Essay

Vinod Rai's lapses

Print edition : October 17, 2014

New Delhi: Former Comptroller and Auditor General of India Vinod Rai at the release of his book “Not Just An Accountant” in New Delhi on September 18. Photo: PTI

April 18, 1968: B.K. Nehru (right) being sworn in as the Governor of Assam and Nagaland, in Kohima. Photo: THE HINDU ARCHIVES

Jagmohan. He was the Governor of Jammu and Kashmir between 1984 and 1989. Photo: V, Sudershan

The CAG’s office is just one rung below that of judges of the Supreme Court and is governed by the Constitution and the Act of 1971. Could a judge of the Supreme Court have acted as Vinod Rai has after retirement?

THE recently retired Comptroller & Auditor General Vinod Rai’s conduct raises important issues of propriety that neither the gravity of the scams he exposed in his reports nor the media hype over his book can obscure.

The CAG’s office is established by Article 148(1) of the Constitution. The Comptroller & Auditor General’s (Duties, Powers and Conditions of Service) Act, 1971, fills in the details and supplements Article 148(1). “He shall only be removed from office in like manner and on the like grounds as a judge of the Supreme court.”

The proviso to Article 324(5) imposes an identical condition on the removal of the Chief Election Commissioner (CEC). However, the CAG is advisedly subjected to a bar by the Constitution, which it did not impose either on judges of the Supreme Court or on the CEC. Article 148(4) lays down that “the Comptroller and Auditor General shall not be eligible for further office either under the Government of India or under the government of any State after he has ceased to hold his office”. It is not difficult to appreciate the raison d’etre of this bar.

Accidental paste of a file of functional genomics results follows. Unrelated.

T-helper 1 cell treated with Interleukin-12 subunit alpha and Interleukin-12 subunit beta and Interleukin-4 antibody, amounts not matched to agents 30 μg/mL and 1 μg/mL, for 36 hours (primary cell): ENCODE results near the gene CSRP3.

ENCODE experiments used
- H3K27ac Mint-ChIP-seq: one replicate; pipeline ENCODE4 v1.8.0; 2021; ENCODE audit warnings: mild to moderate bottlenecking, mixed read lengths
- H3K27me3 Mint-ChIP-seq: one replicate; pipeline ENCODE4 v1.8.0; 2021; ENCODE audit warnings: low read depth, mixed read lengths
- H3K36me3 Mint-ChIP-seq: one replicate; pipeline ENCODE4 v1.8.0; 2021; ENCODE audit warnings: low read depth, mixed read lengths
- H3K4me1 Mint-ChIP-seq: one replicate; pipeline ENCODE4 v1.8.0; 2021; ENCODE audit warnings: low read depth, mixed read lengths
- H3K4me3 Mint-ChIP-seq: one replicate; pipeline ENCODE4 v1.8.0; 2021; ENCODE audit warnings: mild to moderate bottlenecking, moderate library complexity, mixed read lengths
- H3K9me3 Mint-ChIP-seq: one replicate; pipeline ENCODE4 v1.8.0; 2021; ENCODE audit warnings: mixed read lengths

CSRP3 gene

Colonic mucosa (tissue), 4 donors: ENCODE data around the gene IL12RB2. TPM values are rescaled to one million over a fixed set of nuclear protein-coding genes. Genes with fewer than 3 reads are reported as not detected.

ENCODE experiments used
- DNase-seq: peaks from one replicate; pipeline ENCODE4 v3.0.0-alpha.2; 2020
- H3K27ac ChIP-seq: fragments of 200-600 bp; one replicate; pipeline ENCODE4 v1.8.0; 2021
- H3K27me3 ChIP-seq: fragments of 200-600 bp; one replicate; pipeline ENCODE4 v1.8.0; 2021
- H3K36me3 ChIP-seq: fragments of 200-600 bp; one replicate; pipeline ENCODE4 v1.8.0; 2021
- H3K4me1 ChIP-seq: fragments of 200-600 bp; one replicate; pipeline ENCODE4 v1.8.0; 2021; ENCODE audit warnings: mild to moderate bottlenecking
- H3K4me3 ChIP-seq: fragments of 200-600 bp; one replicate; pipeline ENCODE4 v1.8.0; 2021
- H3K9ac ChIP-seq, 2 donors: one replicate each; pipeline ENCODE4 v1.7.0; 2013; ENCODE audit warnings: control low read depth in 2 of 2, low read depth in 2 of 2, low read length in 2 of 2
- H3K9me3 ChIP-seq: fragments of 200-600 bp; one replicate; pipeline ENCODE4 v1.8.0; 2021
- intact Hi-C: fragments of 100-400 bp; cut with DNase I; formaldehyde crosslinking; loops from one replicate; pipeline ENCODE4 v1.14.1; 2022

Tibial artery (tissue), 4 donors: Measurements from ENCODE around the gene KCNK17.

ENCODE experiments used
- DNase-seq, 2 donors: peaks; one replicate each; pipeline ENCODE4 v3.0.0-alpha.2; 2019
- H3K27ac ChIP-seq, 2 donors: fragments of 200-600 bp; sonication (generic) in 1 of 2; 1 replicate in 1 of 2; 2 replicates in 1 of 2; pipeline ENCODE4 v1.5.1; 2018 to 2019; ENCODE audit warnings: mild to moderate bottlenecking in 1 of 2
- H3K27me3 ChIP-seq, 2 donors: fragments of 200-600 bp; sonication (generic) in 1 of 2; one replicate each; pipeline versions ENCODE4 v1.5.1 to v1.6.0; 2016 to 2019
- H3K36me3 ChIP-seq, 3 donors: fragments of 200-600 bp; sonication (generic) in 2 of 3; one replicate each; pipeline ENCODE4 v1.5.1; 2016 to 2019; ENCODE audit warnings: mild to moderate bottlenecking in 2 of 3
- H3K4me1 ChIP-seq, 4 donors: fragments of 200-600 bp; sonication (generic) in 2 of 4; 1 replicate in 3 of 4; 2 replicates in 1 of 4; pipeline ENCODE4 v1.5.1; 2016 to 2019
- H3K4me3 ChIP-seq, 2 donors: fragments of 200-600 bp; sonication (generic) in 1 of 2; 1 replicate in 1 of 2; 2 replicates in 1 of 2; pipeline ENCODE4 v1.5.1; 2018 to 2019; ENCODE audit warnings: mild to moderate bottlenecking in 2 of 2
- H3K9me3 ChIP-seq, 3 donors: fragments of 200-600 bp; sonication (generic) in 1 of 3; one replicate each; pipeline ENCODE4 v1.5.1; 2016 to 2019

When Article 148 was debated in the Constituent Assembly on May 30, 1949, the Chairman of its Drafting Committee, Dr B.R. Ambedkar, said: “I am of opinion that this dignitary or officer is probably the most important officer in the Constitution of India… . His duties, I submit, are far more important than the duties even of the judiciary…. I personally feel that he ought to have far greater independence than the judiciary itself” ( Constituent Assembly Debates, volume 8, pages 407-8).

Hence the additional curb on his freedom after retirement. Ought he not be subject to the same restraints while in office and soon thereafter, if not, indeed, greater? Ask yourself a simple question: Would a judge of the Supreme Court have escaped censure if he had spoken in the language Vinod Rai deployed while in office on at least one occasion and immediately after retirement?

No comments are being made here on the merits of the cases that Vinod Rai lays bare in the book, namely, the Commonwealth Games 2010; the coal mine block allotments; the civil aviation muddle; the gas exploration scandal and, of course, the mother of all scams—the 2G spectrum scam. There is on each of them a strong case to answer, but answers are not forthcoming. One hopes Praful Patel will put his money where his mouth is and sue Vinod Rai for libel. Each side will state its case on oath and under cross-examination. It is unlikely, though, that the erstwhile Minister for Civil Aviation will carry out his threat. Likewise, no aspersion is either intended or made on Vinod Rai’s personal integrity, which the writer respects. On two major points he is absolutely right. His claim, summed up in the title of the book Not Just an Accountant, is perfectly valid, though the claim in the sub-title “the Nation’s Conscience Keeper” is characteristically flamboyant. The first major challenge to the CAG’s status and remit was mounted by V.K. Krishna Menon as report after report revealed his bunglings—first, as High Commissioner in London, and, next, as Defence Minister (see this writer’s article on the constitutional aspects of his challenge in The Indian Express; July 14, 1962).